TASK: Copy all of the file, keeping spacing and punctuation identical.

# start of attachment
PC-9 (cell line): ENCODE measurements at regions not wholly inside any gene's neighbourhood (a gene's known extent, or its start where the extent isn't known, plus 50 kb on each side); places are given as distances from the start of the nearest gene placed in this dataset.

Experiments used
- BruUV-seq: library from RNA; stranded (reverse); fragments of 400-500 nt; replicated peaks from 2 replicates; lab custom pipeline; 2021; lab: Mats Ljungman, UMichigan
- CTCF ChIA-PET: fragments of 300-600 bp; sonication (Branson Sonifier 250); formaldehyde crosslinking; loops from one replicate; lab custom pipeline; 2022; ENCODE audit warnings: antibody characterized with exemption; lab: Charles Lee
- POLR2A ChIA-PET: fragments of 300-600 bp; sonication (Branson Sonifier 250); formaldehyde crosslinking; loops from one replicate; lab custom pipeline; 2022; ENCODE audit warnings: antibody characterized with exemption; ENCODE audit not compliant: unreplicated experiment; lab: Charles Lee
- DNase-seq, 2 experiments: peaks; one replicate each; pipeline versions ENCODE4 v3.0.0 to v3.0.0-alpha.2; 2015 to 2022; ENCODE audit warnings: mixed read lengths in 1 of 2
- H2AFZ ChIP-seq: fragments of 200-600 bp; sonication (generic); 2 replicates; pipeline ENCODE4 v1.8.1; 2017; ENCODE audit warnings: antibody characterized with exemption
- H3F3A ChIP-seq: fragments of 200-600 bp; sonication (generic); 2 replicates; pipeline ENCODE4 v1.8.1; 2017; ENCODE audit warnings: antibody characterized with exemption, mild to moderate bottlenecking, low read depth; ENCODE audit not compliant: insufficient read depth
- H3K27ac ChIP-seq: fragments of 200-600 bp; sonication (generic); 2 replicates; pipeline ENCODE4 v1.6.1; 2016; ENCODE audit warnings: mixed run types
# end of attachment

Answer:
PC-9 (cell line): ENCODE measurements at regions not wholly inside any gene's neighbourhood (a gene's known extent, or its start where the extent isn't known, plus 50 kb on each side); places are given as distances from the start of the nearest gene placed in this dataset.

Experiments used
- BruUV-seq: library from RNA; stranded (reverse); fragments of 400-500 nt; replicated peaks from 2 replicates; lab custom pipeline; 2021; lab: Mats Ljungman, UMichigan
- CTCF ChIA-PET: fragments of 300-600 bp; sonication (Branson Sonifier 250); formaldehyde crosslinking; loops from one replicate; lab custom pipeline; 2022; ENCODE audit warnings: antibody characterized with exemption; lab: Charles Lee
- POLR2A ChIA-PET: fragments of 300-600 bp; sonication (Branson Sonifier 250); formaldehyde crosslinking; loops from one replicate; lab custom pipeline; 2022; ENCODE audit warnings: antibody characterized with exemption; ENCODE audit not compliant: unreplicated experiment; lab: Charles Lee
- DNase-seq, 2 experiments: peaks; one replicate each; pipeline versions ENCODE4 v3.0.0 to v3.0.0-alpha.2; 2015 to 2022; ENCODE audit warnings: mixed read lengths in 1 of 2
- H2AFZ ChIP-seq: fragments of 200-600 bp; sonication (generic); 2 replicates; pipeline ENCODE4 v1.8.1; 2017; ENCODE audit warnings: antibody characterized with exemption
- H3F3A ChIP-seq: fragments of 200-600 bp; sonication (generic); 2 replicates; pipeline ENCODE4 v1.8.1; 2017; ENCODE audit warnings: antibody characterized with exemption, mild to moderate bottlenecking, low read depth; ENCODE audit not compliant: insufficient read depth
- H3K27ac ChIP-seq: fragments of 200-600 bp; sonication (generic); 2 replicates; pipeline ENCODE4 v1.6.1; 2016; ENCODE audit warnings: mixed run types